Quote:
Originally Posted by max_r View Post
is it just a US thing that french cuffs are 'too fancy?'

i never paid much attention to it when i lived in the US (nor did i have an office job in the US) but here in the UK, they seem about as popular as barrel cuffs with everyone.

infact, i wore french cuffs and gold cufflinks to both interviews for my current job.

French cuffs always make your suit look a little more sharp! I think they look more upscale than regular cuffs.
post #15 of 37
I have interviewed many people over the years, for a variety of positions at my manufacturing plant. Some advice, keep it simple! I would rank some of the dandies that I've met in the same categories as some that come in with doo-rags on their head.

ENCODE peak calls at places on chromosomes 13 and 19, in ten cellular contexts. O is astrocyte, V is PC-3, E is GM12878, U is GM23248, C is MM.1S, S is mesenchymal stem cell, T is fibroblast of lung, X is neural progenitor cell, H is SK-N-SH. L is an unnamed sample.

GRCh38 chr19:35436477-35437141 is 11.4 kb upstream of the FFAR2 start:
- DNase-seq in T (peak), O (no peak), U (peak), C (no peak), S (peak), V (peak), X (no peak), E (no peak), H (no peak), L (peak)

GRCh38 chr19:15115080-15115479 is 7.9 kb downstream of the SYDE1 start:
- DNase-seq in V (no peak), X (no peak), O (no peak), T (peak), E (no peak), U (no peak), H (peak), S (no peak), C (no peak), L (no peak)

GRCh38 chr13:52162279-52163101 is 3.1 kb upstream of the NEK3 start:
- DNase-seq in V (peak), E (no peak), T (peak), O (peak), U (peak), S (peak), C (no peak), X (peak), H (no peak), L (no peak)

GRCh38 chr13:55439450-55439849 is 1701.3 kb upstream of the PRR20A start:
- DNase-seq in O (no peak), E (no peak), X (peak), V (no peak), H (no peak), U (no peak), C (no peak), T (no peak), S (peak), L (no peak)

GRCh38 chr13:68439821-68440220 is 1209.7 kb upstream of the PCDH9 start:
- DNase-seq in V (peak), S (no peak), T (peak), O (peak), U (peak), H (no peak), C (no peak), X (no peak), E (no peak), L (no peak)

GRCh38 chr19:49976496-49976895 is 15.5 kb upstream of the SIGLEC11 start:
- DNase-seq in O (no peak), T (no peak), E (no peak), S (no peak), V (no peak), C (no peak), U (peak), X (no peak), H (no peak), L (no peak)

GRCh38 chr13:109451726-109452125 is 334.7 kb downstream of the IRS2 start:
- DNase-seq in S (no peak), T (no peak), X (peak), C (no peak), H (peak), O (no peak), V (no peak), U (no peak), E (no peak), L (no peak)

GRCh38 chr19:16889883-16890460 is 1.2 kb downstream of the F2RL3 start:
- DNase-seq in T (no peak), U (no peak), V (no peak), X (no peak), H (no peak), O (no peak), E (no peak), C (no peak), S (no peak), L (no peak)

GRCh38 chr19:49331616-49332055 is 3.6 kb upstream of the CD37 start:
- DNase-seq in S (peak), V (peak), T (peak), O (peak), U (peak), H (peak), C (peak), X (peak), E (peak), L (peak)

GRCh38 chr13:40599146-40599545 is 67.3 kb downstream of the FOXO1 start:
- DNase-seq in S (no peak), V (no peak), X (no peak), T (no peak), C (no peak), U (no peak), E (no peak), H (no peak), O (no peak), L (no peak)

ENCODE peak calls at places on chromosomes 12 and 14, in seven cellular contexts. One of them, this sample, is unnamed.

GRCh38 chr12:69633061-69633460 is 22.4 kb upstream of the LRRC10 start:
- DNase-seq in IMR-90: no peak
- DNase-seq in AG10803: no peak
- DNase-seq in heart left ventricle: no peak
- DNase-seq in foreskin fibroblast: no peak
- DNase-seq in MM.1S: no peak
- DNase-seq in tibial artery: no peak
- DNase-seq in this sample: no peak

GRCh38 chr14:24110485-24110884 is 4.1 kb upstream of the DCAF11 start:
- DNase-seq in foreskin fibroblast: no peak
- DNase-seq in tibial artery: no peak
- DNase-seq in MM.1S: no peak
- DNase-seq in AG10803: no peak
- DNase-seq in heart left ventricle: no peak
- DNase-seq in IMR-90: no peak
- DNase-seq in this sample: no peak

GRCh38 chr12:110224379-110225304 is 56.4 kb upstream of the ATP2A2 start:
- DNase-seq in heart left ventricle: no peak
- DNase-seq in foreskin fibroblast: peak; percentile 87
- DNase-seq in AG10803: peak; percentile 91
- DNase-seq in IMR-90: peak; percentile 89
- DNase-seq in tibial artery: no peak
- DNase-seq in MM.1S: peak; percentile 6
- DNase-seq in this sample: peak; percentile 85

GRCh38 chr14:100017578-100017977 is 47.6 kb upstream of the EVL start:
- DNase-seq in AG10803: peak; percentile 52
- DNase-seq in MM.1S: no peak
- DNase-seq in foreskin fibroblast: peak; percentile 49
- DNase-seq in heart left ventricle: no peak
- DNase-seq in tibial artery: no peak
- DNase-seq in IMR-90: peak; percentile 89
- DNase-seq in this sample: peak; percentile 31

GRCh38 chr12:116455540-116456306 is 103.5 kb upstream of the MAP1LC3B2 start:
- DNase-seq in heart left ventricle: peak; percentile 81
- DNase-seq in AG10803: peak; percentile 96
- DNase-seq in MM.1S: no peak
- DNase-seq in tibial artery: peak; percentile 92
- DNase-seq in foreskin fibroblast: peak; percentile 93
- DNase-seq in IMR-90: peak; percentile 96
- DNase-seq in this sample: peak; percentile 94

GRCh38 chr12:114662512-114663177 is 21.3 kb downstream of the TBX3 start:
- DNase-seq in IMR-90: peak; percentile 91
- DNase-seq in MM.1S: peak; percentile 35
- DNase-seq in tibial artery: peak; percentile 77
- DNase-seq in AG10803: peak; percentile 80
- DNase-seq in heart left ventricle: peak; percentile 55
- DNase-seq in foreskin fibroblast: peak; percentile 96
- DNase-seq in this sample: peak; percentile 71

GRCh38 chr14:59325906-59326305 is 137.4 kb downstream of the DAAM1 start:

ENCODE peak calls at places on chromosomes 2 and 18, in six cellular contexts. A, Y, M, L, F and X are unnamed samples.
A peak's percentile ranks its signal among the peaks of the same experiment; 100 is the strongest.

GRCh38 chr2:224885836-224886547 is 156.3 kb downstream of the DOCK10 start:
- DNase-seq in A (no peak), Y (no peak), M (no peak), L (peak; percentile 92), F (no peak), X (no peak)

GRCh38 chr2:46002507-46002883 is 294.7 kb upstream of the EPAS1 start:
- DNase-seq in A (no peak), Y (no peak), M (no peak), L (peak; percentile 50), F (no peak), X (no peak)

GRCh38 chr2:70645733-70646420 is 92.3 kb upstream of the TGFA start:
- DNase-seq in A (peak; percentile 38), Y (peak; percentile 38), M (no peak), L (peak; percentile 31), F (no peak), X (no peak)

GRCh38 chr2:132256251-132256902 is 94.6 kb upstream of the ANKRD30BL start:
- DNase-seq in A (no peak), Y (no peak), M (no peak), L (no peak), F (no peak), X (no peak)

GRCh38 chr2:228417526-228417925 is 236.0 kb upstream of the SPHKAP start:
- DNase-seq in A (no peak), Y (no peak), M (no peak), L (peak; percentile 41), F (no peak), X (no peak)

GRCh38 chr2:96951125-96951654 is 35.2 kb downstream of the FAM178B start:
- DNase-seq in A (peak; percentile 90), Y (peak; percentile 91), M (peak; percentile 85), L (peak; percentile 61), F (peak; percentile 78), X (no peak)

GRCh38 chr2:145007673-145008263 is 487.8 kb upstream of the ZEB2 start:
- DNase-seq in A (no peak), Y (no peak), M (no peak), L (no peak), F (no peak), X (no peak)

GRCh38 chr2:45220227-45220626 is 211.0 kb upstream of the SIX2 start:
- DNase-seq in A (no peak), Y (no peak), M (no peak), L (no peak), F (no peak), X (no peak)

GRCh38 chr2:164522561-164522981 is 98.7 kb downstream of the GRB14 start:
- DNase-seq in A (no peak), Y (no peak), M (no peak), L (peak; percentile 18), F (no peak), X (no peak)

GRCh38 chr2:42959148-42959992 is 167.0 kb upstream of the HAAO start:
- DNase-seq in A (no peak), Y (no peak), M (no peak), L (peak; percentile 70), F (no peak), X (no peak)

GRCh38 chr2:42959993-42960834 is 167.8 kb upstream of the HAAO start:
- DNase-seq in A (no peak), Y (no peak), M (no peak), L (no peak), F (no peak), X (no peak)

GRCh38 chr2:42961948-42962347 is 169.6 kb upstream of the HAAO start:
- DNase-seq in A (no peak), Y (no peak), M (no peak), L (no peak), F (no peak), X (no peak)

A management position dictates a suit and tie, with polished shoes. A well matched blazer/trousers/tie will do, but don't try to pass off same color blazer & Docker pants as a suit. Manufacturing positions (and there are probably a few on this forum who do work with their hands) require neat & clean and not a suit.

I've had all kinds come in for all positions. Girls at the receptionist desk are damn good at filtering the loads and toads out the door, but occasionally one slips by. Be damned if sometime I think they do it deliberately for their amusement! Usually some 400 pounder, wearing sweat pants that haven't been changed in a month. Stench enough to curl the hairs on your butt.